Voting in Texas

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This page has information relating to voting in Texas. For full information contact your state election agency.

Registration

To vote in Texas, you must meet the following requirements:[1]

  • be a U.S. citizen;
  • be a resident of the county;
  • be 18 years old (you may register at 17 years and 10 months);
  • not a convicted felon (unless a person's sentence is completed, including any probation or parole)
  • not declared mentally incapacitated by a court of law

When and where

Registration must be completed 28 days prior to the election. You can get a voter registration application at your library, any government office, or download one online. You will then be mailed a voter registration certificate or card with your name, address, and the number of the precinct in which you’ll vote.[2]

Online registration

See also: Online voter registration in the 50 states

As of April 2015, Texas is one of 30 states that have not implemented full online voter registration.

Voting on election day

Following registration to vote, voters will receive a voter registration certificate. The certificate should be presented to an election officer at the polling place. Additionally, all voters who registered to vote in Texas must provide a Texas driver's license number, personal identification number issued by the Texas Department of Public Safety or the last four digits of your social security number.
Note: Texas' new photo ID law takes effect after pre-clearance by the USDOJ. Pre-clearance was denied on March 13, 2012. A lawsuit was filed by the State of Texas. Hearings started July 9, 2012. Texas v. Holder, 12-00128, U.S. District Court, District of Columbia (Washington).[3][4][5]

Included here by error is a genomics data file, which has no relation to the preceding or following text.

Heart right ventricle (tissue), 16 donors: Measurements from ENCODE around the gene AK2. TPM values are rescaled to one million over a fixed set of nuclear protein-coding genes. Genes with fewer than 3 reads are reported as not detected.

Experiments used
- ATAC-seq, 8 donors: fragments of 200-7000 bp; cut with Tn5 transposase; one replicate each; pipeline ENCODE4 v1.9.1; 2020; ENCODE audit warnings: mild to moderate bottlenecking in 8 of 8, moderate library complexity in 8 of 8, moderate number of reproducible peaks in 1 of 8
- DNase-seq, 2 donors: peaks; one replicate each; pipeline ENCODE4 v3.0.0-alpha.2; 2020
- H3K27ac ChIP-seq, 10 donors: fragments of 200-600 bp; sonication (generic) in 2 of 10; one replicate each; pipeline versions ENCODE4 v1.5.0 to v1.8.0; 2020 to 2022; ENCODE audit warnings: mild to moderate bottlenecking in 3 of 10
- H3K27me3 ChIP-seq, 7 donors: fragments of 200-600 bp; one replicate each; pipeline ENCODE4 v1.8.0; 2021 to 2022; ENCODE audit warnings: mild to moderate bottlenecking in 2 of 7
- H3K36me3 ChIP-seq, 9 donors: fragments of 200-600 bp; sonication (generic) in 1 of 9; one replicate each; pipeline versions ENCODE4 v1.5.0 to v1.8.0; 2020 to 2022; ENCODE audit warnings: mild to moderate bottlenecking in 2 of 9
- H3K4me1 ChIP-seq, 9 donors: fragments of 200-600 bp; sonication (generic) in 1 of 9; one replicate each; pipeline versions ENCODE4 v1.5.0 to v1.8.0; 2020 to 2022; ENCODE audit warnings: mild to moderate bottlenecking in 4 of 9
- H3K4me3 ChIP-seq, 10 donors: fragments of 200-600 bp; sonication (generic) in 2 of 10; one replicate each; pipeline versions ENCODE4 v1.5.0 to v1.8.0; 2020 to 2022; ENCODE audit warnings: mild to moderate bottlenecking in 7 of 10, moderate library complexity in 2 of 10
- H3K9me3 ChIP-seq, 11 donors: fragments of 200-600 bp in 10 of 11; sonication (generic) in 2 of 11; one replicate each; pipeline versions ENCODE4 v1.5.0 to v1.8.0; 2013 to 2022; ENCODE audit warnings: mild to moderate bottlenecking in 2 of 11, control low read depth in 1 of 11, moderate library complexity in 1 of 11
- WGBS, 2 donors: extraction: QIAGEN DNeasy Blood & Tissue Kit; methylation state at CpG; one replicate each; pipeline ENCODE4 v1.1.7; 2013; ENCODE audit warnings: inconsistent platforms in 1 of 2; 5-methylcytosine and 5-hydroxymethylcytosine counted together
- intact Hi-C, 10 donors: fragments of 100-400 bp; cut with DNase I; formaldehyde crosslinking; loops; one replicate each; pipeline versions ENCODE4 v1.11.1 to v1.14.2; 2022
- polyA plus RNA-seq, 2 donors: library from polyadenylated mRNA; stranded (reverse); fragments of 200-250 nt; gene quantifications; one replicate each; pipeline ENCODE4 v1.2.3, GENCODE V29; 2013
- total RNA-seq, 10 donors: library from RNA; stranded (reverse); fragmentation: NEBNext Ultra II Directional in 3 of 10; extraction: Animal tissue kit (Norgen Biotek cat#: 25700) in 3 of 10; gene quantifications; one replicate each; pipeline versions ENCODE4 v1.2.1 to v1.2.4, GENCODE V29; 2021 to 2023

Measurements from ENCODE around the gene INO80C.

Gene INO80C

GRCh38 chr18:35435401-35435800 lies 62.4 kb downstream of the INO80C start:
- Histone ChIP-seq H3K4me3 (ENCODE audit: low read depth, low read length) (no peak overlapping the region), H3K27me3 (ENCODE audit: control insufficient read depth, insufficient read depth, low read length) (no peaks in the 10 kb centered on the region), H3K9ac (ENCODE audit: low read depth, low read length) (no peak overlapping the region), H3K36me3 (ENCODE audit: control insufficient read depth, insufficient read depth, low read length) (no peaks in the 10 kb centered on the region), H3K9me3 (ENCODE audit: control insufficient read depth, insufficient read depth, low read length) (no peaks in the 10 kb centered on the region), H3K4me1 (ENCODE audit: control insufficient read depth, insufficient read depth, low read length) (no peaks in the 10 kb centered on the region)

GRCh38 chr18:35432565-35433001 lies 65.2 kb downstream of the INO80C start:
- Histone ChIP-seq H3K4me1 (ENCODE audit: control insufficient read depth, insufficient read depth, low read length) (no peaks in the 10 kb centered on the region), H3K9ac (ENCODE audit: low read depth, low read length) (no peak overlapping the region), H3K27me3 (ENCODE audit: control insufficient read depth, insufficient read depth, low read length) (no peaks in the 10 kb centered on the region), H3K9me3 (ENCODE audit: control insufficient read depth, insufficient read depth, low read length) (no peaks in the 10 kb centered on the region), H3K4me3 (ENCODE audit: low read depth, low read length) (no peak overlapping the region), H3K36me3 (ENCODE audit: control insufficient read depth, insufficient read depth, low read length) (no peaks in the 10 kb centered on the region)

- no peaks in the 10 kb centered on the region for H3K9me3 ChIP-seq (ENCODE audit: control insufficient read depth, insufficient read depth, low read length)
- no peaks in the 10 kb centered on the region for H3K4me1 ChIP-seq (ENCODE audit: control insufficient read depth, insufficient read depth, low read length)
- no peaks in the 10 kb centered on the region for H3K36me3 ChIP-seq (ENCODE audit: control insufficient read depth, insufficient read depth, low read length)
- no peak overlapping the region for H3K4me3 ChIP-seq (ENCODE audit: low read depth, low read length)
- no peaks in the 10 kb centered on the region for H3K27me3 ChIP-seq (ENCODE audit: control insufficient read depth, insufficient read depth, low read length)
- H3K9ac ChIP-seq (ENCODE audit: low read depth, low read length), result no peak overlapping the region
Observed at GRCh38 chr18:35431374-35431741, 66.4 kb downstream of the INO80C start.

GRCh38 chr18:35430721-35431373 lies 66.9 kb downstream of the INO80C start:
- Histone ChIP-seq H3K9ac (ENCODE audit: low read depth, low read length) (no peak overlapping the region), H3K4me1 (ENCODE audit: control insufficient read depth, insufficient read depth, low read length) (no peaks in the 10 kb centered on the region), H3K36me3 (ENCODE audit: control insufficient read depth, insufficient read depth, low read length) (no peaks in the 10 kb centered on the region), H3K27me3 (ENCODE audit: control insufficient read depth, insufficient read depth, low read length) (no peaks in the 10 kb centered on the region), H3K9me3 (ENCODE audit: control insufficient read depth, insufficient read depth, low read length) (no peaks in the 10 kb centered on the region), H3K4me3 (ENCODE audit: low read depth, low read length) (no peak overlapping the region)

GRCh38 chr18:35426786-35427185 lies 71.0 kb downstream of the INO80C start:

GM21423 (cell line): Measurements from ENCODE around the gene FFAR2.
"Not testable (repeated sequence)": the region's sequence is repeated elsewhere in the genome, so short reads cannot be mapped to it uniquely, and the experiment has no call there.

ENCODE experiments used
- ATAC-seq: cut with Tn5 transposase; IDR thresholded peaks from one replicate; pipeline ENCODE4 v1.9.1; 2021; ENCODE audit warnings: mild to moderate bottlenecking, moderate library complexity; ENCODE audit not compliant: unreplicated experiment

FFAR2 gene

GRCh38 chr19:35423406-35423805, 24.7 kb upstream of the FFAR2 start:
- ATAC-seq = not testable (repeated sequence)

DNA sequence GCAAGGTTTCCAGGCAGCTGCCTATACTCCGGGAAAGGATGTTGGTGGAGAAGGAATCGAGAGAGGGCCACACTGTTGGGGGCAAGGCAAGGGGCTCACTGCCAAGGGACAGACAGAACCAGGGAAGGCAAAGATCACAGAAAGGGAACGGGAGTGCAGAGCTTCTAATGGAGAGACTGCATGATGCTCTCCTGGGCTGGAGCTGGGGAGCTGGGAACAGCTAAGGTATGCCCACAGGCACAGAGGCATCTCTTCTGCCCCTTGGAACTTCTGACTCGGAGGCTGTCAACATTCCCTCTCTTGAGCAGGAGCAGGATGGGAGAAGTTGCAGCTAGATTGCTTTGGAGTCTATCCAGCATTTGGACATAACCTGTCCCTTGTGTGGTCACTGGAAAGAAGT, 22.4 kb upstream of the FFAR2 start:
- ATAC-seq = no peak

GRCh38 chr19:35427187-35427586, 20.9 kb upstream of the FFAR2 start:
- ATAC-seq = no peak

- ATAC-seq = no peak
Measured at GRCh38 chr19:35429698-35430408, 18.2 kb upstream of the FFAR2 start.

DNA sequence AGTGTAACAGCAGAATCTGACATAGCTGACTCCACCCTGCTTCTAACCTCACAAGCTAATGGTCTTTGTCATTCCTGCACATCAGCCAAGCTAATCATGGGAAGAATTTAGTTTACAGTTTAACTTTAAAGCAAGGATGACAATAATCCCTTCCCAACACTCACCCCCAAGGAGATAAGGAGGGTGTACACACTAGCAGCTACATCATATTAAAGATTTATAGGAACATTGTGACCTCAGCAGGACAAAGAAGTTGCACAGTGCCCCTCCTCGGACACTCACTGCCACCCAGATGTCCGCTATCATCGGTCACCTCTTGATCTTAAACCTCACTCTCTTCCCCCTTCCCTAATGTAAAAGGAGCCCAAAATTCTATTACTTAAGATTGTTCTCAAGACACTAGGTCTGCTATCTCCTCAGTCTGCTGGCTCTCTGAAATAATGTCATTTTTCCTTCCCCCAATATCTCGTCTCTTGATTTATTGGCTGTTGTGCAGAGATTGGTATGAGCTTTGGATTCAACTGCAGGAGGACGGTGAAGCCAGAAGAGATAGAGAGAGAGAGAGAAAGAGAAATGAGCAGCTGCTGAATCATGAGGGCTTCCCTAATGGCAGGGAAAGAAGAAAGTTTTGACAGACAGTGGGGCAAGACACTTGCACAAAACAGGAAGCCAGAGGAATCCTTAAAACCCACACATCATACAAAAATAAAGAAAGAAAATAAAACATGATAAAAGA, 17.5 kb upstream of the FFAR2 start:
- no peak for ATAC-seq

Poll times

See also: State Poll Opening and Closing Times

In Texas, all polling places are open from 7:00 a.m. to 7:00 p.m. Central Time.[6] Texas is divided between Central and Mountain time zones.

Primary voting

Texas is one of 21 states with a mixed primary system. Voters do not have to register with a party. At the primary, they may choose which party primary ballot to vote on, but in order to vote they must sign a pledge declaring they will not vote in another party's primary or convention that year.[7][8]

Absentee voting

See also: Absentee voting

Eligibility

You are eligible to vote absentee in an election if you cannot make it to the polls on Election Day because you:[9]

  • will be away from your county on Election Day and during early voting;
  • are sick or disabled;
  • are 65 years of age or older on Election Day; or
  • are confined in jail.[10]

—Office of the Texas Secretary of State

Deadlines

To vote absentee a request must be received by county elections office no earlier than 30 days prior to the election and no later than close of business seven days prior to the election. The ballot must then be returned by close of polls on Election Day.[11]

Military and overseas voting

For full details regarding military and overseas voting, visit the Federal Voting Assistance Program.

Early voting

See also: Early voting

Texas is one of 34 states that has early voting with no specific requirements as to who can vote early. Early voting begins the 17th day before an election and ends on the fourth day prior to Election Day.[12] The average number of days prior to an election that voters can cast an early ballot is 21 days in states with a definitive starting date.

See also

External links

References